Poor Will Be Screwed as Cuba Liberalizes

CancunI’m not sure how to take Josh Barro’s article over at The Upshot this last week, Cuba the Next Cancún? It Should Be So Lucky. It is a response to a tweet by Jeremy Scahill, “I’m glad I got to visit several times before US tourists try to turn it into Cancún.” Barro’s response it, “Gotcha! Cancún was a government created Caribbean resort!” If that were it, it would be just vaguely sad and pathetic. I mean: it was a tweet and Barro never actually proves that Scahill was wrong.

The one thing that we have seen time and again as communist countries “liberalized” is that they they don’t move to open governments with free markets. They move to corrupt governments with crony capitalism. In the United States, the first thing that set the media against Putin was what he did to the oil oligarchs in Russia. This was presented as some terrible authoritarian move. But the Russian people saw it the opposite way. Putin was just reversing a great injustice that occurred under the early Russian “democracy.” The people’s wealth was basically stolen from them. The billionaires who were losing most of their money were not great capitalists. They were just people who had the ability to work the levers of government.

I doubt that Scahill has thought through the situation in Cuba. It was, after all, a tweet. But the generous reading of his words is that he fears that the “capitalists” are going to descend on Cuba, find a whole lot of government officials keen to trade their power in the government for piles of cash. And just like in Russia before it, Cuba will see its people screwed of their share of the wealth generated. It will be the Batista government all over again. Five decades of the Cuban people suffering under their own government and the United States’ government. And it all comes right back to where it started.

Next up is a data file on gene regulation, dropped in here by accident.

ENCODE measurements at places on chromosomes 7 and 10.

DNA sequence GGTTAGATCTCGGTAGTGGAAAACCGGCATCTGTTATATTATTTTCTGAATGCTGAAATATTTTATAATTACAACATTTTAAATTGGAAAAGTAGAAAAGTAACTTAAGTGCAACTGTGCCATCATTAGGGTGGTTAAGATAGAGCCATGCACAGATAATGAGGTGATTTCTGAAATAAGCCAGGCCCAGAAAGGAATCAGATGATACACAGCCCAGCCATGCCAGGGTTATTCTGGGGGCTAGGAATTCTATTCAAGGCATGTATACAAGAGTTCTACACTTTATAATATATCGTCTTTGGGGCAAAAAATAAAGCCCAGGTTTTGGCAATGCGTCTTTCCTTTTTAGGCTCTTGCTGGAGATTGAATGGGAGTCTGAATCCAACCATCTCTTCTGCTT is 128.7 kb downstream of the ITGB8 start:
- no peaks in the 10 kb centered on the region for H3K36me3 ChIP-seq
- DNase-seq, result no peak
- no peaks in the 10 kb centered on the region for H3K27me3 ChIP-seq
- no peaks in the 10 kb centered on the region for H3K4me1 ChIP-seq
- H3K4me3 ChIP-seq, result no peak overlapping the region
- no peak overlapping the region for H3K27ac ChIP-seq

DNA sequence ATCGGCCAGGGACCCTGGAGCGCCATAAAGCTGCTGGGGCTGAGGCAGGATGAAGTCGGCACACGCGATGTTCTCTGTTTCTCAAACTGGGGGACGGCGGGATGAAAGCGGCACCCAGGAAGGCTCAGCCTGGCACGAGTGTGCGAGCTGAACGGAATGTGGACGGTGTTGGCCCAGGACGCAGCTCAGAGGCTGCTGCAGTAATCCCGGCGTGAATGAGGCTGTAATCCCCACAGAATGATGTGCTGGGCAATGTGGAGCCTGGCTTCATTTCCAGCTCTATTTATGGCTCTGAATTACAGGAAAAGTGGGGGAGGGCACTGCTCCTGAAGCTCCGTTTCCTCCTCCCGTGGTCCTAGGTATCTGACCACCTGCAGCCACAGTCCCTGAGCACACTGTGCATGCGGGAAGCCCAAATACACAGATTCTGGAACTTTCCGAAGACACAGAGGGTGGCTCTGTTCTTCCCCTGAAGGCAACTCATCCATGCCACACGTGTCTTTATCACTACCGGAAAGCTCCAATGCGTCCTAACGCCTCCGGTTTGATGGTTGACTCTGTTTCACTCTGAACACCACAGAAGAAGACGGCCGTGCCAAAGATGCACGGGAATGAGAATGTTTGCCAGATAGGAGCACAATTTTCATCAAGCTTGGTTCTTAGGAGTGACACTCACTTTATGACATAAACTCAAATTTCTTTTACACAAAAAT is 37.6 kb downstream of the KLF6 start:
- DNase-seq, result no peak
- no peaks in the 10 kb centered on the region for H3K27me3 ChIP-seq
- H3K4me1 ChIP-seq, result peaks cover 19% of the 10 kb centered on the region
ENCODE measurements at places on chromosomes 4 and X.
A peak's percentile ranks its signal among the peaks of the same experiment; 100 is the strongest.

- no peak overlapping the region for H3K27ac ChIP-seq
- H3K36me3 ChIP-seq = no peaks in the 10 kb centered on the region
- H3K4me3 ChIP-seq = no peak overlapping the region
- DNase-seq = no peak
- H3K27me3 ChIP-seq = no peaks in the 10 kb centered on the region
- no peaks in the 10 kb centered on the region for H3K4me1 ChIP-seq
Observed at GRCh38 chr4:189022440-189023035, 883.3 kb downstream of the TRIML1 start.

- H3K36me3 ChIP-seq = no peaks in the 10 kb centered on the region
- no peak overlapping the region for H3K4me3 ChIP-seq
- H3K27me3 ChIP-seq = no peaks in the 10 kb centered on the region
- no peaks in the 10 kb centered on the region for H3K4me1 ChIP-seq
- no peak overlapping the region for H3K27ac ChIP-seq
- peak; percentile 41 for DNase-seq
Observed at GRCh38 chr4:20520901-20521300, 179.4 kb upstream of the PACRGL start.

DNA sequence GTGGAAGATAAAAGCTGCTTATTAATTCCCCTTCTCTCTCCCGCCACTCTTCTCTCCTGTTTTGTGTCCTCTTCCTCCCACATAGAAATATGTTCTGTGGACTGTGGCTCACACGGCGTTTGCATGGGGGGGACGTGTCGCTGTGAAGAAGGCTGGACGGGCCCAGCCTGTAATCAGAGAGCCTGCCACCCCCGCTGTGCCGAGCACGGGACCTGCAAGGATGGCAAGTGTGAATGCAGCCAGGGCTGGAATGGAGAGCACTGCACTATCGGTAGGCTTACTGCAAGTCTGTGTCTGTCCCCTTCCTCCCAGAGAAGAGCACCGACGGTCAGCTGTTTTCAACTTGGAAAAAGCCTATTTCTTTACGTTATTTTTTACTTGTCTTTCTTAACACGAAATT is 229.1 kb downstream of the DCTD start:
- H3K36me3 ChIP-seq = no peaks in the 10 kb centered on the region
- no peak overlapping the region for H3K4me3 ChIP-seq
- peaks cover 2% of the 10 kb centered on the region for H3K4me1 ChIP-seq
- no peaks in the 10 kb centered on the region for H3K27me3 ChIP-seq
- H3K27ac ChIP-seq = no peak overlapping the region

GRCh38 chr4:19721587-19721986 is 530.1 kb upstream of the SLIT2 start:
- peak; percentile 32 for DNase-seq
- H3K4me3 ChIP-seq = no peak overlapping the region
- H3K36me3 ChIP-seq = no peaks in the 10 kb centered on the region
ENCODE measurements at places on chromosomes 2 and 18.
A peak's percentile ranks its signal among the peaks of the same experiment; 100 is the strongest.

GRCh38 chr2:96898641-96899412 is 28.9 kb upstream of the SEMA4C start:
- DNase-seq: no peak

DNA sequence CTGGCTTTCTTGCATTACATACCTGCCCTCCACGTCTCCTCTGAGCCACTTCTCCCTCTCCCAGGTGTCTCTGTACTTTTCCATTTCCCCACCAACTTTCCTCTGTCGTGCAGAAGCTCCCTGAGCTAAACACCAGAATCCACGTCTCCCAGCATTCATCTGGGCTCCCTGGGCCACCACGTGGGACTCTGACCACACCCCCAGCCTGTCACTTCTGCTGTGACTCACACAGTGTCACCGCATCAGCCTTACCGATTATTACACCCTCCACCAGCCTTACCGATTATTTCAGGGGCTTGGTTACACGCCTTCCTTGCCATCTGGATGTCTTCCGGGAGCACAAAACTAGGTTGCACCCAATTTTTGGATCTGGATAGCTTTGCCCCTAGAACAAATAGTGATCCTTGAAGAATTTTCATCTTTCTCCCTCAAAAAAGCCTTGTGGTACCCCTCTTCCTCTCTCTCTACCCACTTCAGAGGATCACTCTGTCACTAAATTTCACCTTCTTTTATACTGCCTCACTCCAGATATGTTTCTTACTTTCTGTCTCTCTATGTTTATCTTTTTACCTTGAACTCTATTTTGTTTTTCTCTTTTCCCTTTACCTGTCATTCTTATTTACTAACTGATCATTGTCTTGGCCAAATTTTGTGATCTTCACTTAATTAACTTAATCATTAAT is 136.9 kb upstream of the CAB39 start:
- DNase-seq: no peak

The problem with Scahill’s tweet is that he he misspoke. It wouldn’t be the tourists who try to turn Cuba into Cancún. The idea of more and more tourists going to Cuba and spreading some money around in the local economies sounds like an absolutely great idea to me. The fact that individual Cubans would build hotels sounds great. In this regard, I suspect that Barro and I are much in agreement. But he probably thinks foreign capital flooding in is the best way to do this. On that issue, I’m sure I’m with Scahill. It would be sad if Cuba ended up looking the same as every other corporate resort in the world.

But I can’t get too upset about that. The issue is how this would all play out for the Cubans themselves. Most likely, they will be screwed the way most people are today: with a public-private partnership that allows powerful people in the government to cash out of the country, foreign money to cash in, and leaves the people with new minimum wage jobs cleaning toilets. Maybe that will be an improvement for them. But it certainly isn’t anything like justice.

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The Secret Burden of Poor Conservatives

Edwin LyngarI have a close friend on permanent disability. He votes reliably for the most extreme conservative in every election. Although he’s a Nevadan, he lives just across the border in California, because that progressive state provides better social safety nets for its disabled. He always votes for the person most likely to slash the program he depends on daily for his own survival. It’s like clinging to the end of a thin rope and voting for the rope-cutting razor party.

The people who most support the Republicans and the Tea Party carry a secret burden. Many know that they are one medical emergency or broken down car away from ruin, and they blame the government. They vote against their own interests, often hurting themselves in concrete ways, in a vain attempt to deal with their own, misguided shame about being poor. They believe “freedom” is the answer, even though they live a form of wage indenture in a rigged system.

—Edwin Lyngar
I Was Poor, but a GOP Die-Hard: How I Finally Left the Politics of Shame

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Frank Zappa

Frank ZappaI remember reading an article by a fairly serious music writer — most likely in New Musical Express — discussing Frank Zappa, who was born on this day in 1940. This was in the late 1960s and the writer said something to the effect that Zappa could be the best rock guitarist of all time if he would just take it seriously. I don’t think anyone ever so perfectly encapsulated Zappa. It wasn’t just his guitar playing. Zappa did not think much of popular music. I recall the early albums being filled with little comments. Like on Absolutely Free at one point, he says, “This is like The Supremes… See the way it builds up?” Most of his career was him saying, “I’m only playing this crap because you idiots like it.”